So, there we have it: bacon or salt pork, along with onion, for base flavor, potatoes and evaporated milk for the creaminess, butter, pepper – and the fish! The fish?

Last week on Mount Desert Island – we were hiking, biking, and kayaking in Acadia — I had chowder with clams, haddock, lobster, and scallops. Somehow mussels were out of this particular cycle. Here’s some of the best we tasted.

Jordan Pond House (Park Loop Road, Seal Harbor, 207-276-3316) has both a lobster stew and a seafood chowder that features scallops, shrimp, haddock and potatoes in a creamy – but not flour-thickened! – broth. Big plus: it’s served with their popovers.

Thurston’s (1 Thurston Road, Bernard, 207-244-7600), our favorite lobster pound for dinner, rotates from scallop to haddock to mussel chowder, but all are aged at least a day.  You believe it when you taste it.

Down East Lobster Pound (1192 Bar Harbor Road, Trenton, 207-667-8589) is the sleeper here. We were amazed at the amount of clams and haddock in their chowders. Ounce for ounce, there’s more fish here. And the buttery, milkly flavor is wonderful.

For more information and opinion on eating, exploring, and relaxing on a visit to Acadia National Park, visit OUR ACADIA. There’s a long list of restaurant reviews, as well as itineraries, tips for kids, and ideas on what to do on a rainy day.

January 2, 2009

A New Year’s Eve Taste Test of Maine Lobsters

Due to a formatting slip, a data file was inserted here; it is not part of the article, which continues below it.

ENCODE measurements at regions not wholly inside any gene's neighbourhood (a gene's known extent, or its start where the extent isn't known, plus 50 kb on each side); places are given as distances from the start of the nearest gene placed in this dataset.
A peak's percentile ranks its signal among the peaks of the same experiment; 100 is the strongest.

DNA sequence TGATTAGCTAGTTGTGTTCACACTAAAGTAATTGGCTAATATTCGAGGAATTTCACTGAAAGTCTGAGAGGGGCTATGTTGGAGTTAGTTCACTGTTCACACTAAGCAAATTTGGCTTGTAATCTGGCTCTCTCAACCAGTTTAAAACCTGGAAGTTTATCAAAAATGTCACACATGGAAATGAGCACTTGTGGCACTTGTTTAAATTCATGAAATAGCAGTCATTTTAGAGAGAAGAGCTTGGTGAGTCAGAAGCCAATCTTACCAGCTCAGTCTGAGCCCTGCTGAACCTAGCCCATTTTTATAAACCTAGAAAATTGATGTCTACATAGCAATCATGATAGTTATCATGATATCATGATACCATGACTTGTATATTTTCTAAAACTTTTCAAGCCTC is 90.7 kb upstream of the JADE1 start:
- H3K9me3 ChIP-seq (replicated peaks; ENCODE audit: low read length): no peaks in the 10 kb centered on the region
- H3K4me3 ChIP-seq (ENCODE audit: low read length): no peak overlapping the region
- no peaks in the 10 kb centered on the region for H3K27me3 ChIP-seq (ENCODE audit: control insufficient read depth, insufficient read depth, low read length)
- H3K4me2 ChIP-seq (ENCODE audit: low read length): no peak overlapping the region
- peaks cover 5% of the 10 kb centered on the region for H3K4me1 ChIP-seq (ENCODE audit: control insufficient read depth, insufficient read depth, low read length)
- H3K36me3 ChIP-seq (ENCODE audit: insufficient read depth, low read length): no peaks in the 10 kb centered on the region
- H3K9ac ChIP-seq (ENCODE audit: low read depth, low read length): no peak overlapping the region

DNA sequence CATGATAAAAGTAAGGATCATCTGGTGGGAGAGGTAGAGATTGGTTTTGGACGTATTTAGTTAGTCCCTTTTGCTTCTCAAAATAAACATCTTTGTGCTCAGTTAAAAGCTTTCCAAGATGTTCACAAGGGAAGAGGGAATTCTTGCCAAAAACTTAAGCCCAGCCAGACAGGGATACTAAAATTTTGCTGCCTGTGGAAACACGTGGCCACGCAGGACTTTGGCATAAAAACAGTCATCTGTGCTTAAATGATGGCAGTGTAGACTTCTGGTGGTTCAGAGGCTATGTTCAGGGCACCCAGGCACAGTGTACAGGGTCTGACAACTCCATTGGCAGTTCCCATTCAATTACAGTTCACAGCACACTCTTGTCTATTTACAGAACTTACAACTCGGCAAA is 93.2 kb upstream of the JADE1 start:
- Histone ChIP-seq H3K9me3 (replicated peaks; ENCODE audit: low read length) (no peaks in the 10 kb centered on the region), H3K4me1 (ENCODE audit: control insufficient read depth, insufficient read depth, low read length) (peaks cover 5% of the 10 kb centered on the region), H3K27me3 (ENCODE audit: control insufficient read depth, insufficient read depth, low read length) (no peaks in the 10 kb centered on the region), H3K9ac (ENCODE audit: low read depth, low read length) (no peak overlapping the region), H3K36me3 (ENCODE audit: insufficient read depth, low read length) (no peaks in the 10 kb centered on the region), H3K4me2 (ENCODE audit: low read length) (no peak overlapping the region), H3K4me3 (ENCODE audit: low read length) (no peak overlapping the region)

Clubs, cruises, restaurants, and, of course, Times Square are all options for welcoming the New Year in New York City. This year we decided to stay home and celebrate with one of our favorite feasts – Maine lobster. But a dilemma immediately presented itself: should we buy them from a nearby Manhattan market, especially with prices on the decline, or have them shipped from Mount Desert Island, our second home, and support the local lobstermen? We chose to do both and to conduct a side-by-side taste test in the process.

fredlobster1My tasting partner offered excellent credentials for this experiment. He is pragmatic, but also passionate about lobster, having commenced craving these crustaceans almost fifty years ago at camp clambakes and Lundy’s, the venerable seafood institution in Sheepshead Bay, Brooklyn. I, on the other hand, a born-and-bred New Englander, have only been eating lobster with great regularity since I started spending so much time on MDI several years ago, but it’s been enough to cause me to eschew lobster at fancy New York restaurants even when somebody else is paying for it! It just has no taste. (I make an exception for Pearl’s lobster rolls.)

We started speculating about our taste test. If both of our lobsters are originally from Maine’s cold waters and we cook them at home with the same technique, shouldn’t the quality be close to equivalent? If there’s a difference, which will be more detrimental to the flavor, time spent in a shipping carton or in a tank of pseudo saltwater?

We began our research into retailers. Although my dad recently paid $4.95/lb. at his local New Hampshire supermarket, it was clear that we wouldn’t get anything near that price in New York City, despite the so-called lobster glut. Citarella on the Upper West Side was charging $12.99/lb. for larger lobsters and $9.99/lb. for smaller ones. Fairway, which seemed to be doing an incredible volume with everything over the holidays, charged $9.99/lb. for Maine lobster regardless of size. We went with Fairway.